Re your first point yup they won't try to recruit others to that belief but so what? That's already a bullet any utilitarian has to bite thanks to examples like the aliens who will torture the world if anyone believes utilitarianism is true or ties to act as of it is. There is absolutely nothing self defeating here.
Indeed if we define utilitarianism as simply the belief that ones preference relation on possible worlds is dictated by the total utility in then it follows by definition that the best act an agent can take are just the ones which maximize utility. So maybe the better way to phrase this is as: why care what the agent who pledges to utilitarianism in some way and wants to recruit others might need to do or act that's a distraction from the simple question of what in fact maximizes utility. If that means convincing everyone not to be utilitarians then so be it.
And yes re the rest of your points I guess I just don't see why it matters what would be good to do if other agents respond in some way you argue would be reasonable. Indeed, what makes consequentialism consequentialism is that you aren't acting based on what would happen if you imagine interacting with idealized agents like a Kantianesque theory might consider but what actually happens when you actually act.
I agree the caps were aggressive and I apologize for that and I agree I'm not trying to produce evidence which says that in fact how people respond to supposed signals of integrity tends to match what they see as evidence you follow the standard norms. That's just something people need to consult their own experience and ask themselves if, in their experience, thay tends to be true. Ultimately I think that it's just not true that a priori analysis of what should make people see you as trustworthy or have any other social reaction is a good guide to what they will do?
But I guess that is just going to return to point 1 and our different conceptions of what is utilitarianism requires.
Yes and reading this again now I think I was way too harsh. I should have been more positive about what was obviously an earnest concern and desire to help even if I don't think it's going to work out. A better response would have been to suggest other ideas to help but other than reforming how medical practice works so mental suffering isn't treated as less important than being physically debilitated (docs will agree to risky procedures to avoid physical loss of function but won't with mental illness ...likely because the family doesn't see the suffering from the inside but do see the loss in a death so are liable to sue/complain if things go bad).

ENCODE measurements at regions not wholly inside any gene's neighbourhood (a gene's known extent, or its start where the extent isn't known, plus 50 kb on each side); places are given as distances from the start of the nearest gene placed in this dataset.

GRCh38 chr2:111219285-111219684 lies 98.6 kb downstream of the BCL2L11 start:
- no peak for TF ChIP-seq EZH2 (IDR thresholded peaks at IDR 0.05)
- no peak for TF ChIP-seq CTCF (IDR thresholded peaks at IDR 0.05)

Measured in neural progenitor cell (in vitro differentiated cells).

I apparently wasn't clear enough that I absolutely agree and support things like icebreakers etc. But we shouldn't either expect them to or judge their effectiveness based on how much it increases female representation. Absolutely do it and do it for everyone who will benefit but just don't be surprised if even if we do that everywhere it doesn't do much to affect gender balance in EA.
I think if we just do it because it makes ppl more comfortable without the gender overlay not only will it be more effective and more widely adopted but avoid the very real risk of creep (we are doing this to draw in more women but we haven't seen a change so we need to adopt more extreme approaches). Let's leave gender out of it when we can and in this case we absolutely can because being welcoming helps lots of ppl regardless of gender.
No I didn't mean to suggest that. But I did mean to suggest that it's not at all obvious that this kind of Schelling style amplification of preferences is something that would be good to do something about. The archetypal example of Schelling style clustering is a net utility win even if a small one.